² The only person who could reliably mess with Dave, apart from Penn & Teller what with the rat traps and cockroaches, and the Tokyo Shock Boys.

³ I can’t find this anywhere and am toying with the idea that I invented it in my head, but it sure sounds like something Dave (and Dave) would do.

Fourth Time’s The Charm

Briefly, as I promised: the original art from Planet of Hats episode #51, Patterns of Force, by David Morgan-Mar (PhD, LEGO®©™etc), shared with you now that the colo[u]red strip is up. Click to embiggen.

If my memory serves me right¹, this will be the fourth time that the Vancouver Comic Arts Festival has graced the jewel of the Pacific Northwest, and by all accounts it’s getting better with each year that goes by.

The venue in Yaletown is open and inviting (and this year, VanCAF expands into two of the spaces, up from prior years), the guest and exhibitor lists are deep and varied, and attendance is free. We may have TCAF to thank for pioneering this kind of comics show, but VanCAF has quickly grown into its own unique thing. Congrats to the showrunners, the exhibitors, and the attendees, all of whom have collaborated to build the show up.

Speaking of guests, those of webcomicky nature that you’ll find in Vancouver this weekend will include Matt Bors, Ed Brisson, Zac Gorman, Jeph Jacques, and David Malki !.

They’ll be joined by exhibitors including Lucy Bellwood, Kory Bing, Boum, Jennie Breeden, Tony Cliff, Joey Comeau & Emily Horne², Blue Delliquanti, Jeff Ellis, Cat Farris, Christianne Goudreau, Hazel & Bell, Abby Howard, Amanda Lafrenais, Steve LeCouilliard, Sam Logan, Kel McDonald, Dylan Meconis, Angela Melick, and Erika Moen, Sfé Monster.

That’s right, every exhibitor has a name that falls in the first half of that alphabet, nobody at all from the N-Z range.

Okay, fine — but if my fingers fall off after adding Maki Naro³, Gabrielle Ng, Karla Pacheco, Alina Pete, Doug Savage, Mackenzie Schubert, Katie & Steve Shanahan, Anise Shaw, Spencer Soares, Kat Verhoeven, and Alison Wilgus to the list, it’s on your head.

Also please note some twenty hours of programming and , starting with a book launch on Friday night, and including discussions on the art of editing comics, the realm of all-ages comics, the realm of some-ages comics (the ones with butts and boobs and weiners), the art of self-promotion, and the sheer laugh-chuckles of competitive quick-draw improvisation. Also, for some reason, this atrocity, filled with the work of multiple terrible people; this one should be a hoot.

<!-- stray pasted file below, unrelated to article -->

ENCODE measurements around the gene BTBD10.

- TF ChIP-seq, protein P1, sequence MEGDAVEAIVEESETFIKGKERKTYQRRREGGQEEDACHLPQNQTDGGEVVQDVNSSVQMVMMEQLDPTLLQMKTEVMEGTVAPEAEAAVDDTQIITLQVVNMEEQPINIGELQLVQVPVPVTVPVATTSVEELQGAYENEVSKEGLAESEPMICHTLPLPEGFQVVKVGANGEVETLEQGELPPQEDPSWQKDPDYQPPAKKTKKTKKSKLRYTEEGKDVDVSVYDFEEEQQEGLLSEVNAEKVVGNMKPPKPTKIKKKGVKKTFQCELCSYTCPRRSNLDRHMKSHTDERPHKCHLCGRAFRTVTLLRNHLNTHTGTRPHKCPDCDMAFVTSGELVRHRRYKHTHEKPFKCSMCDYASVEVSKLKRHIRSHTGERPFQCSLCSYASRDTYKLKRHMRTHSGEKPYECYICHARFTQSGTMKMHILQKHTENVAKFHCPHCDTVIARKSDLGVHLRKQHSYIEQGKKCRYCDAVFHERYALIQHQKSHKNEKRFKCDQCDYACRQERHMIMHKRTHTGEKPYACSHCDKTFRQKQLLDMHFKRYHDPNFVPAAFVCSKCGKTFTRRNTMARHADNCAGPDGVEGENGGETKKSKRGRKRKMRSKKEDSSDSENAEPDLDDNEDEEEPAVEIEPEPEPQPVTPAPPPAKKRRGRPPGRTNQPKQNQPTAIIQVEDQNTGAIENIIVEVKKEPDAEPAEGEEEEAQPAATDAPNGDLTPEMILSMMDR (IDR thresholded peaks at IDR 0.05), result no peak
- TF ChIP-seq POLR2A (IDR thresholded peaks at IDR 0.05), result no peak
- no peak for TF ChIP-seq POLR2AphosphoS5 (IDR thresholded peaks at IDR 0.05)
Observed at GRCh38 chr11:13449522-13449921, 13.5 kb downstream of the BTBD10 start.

Spam of the day:

The company main business is further process the petrochemical production, with 8 production lines of ten-thousand-ton capacity for C9 and C10 separators, thermal & cold polymerization petroleum resin, petroleum naphthalene, tar and thousand-ton capacit

True story: my credit card company once called me up to ask if I’d placed an order for US$7000 of industrial solvents, to be delivered to somewhere in the middle of nowhere, Kansas. No, I replied, on account of I’m not a meth cook. That was what they figured, and I had a new credit card three days later. Presumably, that chemical supplier is the one that passed my contact info onto this one; at least the petrochemical industry is marginally less sleazy than the meth trade, so I’m attracting a somewhat better class of environmentally-destructive supplier these days.

¹ Now I have the urge to bite into a pepper. Thanks for that, Chairman Kaga.

² Whose Kickstarter for the definitive collection of A Softer World is kicking loads of ass: nearly 500% of goal and twelve days yet to go.

³ Speaking of whom, Naro was one of two creators whose traffic growth data was shared by Hiveworks CEO Joseph Stillwell last night/today. I’m a sucker for this sort of information, and Stillwell is one of those people whose analysis you ignore at your peril.

The other creator, by the way, is Minna Sundberg, whose growth is hell of impressive. Sundberg, as a reminder, will be paying attention to the NCS Reubens gala in Washington DC this weekend, where she’s up for the NCS Division Award for Online — Long Form.

That Took Longer Than Two Weeks